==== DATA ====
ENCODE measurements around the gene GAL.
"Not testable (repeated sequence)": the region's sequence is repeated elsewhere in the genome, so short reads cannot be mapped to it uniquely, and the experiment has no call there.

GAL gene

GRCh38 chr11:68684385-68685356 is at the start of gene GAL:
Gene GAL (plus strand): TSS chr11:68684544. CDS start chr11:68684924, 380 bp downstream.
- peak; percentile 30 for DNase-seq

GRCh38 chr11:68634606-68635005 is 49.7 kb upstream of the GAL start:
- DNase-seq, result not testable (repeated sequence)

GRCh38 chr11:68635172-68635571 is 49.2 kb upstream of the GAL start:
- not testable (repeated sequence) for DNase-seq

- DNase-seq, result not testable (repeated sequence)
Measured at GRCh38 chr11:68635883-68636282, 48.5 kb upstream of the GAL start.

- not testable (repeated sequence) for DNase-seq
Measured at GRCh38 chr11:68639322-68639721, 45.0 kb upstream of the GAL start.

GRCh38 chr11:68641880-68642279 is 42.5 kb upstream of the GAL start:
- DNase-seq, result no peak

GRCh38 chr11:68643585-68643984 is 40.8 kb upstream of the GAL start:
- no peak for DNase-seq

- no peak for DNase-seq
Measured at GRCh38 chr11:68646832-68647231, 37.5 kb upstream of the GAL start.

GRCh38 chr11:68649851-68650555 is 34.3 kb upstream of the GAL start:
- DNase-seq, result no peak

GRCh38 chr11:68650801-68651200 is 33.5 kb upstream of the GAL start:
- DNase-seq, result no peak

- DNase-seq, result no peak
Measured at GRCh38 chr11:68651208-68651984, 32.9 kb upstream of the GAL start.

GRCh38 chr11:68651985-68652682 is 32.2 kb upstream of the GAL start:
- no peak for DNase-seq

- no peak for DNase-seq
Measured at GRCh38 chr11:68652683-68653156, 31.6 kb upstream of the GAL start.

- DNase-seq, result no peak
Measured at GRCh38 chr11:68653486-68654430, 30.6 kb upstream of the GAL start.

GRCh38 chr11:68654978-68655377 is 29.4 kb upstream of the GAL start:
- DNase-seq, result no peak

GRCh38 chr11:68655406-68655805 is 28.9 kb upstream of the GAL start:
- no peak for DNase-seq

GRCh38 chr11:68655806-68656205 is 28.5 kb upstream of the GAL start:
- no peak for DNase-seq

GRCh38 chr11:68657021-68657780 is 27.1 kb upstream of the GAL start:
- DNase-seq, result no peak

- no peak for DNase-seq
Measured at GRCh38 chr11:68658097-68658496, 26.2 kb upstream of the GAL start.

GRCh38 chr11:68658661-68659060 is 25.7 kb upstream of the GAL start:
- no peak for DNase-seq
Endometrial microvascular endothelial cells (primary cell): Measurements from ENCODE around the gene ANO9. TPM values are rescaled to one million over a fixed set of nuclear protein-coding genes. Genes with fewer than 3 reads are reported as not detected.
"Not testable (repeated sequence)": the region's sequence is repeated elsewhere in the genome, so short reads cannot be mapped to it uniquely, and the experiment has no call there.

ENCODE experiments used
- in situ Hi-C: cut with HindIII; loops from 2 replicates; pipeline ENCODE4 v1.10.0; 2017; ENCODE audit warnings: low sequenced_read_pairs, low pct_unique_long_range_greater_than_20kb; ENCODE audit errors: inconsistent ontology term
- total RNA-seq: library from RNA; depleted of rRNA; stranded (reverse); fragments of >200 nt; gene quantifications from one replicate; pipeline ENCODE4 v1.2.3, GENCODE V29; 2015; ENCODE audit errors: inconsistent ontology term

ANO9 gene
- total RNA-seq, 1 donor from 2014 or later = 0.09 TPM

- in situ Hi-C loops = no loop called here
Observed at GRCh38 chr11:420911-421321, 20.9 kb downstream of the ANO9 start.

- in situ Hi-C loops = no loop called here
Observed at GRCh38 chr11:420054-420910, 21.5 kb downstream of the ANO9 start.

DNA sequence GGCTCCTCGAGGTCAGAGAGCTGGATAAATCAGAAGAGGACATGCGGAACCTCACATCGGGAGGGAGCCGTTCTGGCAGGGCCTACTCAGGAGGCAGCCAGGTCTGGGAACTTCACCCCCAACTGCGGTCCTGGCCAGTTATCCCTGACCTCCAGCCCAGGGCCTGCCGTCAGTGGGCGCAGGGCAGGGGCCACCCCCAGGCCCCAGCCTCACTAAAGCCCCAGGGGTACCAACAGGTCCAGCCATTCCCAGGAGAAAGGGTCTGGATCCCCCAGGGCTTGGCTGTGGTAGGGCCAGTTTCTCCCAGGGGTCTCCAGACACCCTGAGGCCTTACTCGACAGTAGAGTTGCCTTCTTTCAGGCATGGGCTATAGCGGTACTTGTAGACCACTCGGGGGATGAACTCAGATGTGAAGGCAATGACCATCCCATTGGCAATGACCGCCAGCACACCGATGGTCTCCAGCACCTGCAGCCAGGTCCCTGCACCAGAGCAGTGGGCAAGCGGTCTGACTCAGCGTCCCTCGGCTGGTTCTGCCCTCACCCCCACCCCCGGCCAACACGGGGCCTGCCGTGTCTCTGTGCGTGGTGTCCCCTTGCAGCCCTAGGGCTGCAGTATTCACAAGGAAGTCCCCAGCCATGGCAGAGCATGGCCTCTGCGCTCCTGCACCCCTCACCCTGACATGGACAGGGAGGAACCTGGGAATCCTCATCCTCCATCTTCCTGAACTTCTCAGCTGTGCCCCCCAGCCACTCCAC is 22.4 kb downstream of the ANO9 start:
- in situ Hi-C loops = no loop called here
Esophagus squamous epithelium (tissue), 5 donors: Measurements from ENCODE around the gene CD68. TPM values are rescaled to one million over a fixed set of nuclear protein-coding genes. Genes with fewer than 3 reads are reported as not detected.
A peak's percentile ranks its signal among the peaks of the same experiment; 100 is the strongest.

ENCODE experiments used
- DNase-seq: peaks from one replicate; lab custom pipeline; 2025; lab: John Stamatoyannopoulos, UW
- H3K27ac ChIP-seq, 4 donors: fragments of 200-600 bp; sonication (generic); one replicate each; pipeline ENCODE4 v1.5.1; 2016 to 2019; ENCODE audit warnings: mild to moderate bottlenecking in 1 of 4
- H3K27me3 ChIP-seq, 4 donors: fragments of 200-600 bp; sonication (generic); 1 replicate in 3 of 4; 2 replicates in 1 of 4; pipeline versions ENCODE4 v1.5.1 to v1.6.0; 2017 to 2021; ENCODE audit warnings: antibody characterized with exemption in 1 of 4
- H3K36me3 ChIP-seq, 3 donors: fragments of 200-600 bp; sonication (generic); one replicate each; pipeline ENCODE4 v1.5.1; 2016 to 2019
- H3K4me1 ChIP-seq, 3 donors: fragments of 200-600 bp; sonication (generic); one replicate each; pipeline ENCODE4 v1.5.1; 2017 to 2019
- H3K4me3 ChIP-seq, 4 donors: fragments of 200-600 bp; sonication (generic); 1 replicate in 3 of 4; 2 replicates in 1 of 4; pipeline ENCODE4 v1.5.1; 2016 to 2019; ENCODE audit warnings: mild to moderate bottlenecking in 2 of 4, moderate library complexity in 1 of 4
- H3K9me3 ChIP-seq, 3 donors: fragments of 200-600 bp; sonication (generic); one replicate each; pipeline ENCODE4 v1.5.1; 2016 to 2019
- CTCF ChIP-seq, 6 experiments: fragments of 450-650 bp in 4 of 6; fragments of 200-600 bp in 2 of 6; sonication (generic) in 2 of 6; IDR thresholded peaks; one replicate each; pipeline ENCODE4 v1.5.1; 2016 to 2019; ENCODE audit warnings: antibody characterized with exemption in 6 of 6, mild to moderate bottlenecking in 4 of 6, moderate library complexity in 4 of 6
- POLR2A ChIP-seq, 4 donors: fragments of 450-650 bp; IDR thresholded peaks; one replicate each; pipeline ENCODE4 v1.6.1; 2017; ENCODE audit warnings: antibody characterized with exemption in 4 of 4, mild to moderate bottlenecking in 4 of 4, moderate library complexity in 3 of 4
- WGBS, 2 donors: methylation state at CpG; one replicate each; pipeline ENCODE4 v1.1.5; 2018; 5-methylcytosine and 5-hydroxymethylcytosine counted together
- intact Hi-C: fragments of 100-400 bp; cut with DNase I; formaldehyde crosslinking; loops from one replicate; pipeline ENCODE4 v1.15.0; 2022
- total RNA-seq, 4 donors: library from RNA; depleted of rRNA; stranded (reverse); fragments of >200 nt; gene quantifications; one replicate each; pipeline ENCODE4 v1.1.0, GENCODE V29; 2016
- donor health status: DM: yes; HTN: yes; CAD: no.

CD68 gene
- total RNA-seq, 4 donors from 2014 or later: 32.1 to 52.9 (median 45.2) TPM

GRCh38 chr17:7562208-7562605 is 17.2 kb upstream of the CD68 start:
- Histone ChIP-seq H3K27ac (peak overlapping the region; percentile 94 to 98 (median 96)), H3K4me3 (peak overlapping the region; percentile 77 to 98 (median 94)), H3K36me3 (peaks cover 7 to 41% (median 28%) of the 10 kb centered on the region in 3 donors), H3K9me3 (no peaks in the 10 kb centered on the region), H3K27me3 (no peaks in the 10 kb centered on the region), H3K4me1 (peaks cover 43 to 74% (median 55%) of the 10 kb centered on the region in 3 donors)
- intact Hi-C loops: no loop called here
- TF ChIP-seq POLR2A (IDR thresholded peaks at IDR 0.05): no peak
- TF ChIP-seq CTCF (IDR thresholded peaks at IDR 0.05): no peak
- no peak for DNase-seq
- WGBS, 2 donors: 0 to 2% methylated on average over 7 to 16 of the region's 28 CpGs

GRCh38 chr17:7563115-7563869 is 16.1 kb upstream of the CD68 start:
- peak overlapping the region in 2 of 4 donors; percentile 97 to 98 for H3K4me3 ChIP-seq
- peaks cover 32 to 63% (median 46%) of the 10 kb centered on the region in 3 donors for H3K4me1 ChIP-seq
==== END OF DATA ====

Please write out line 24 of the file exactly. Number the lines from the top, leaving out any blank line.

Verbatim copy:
- DNase-seq, result no peak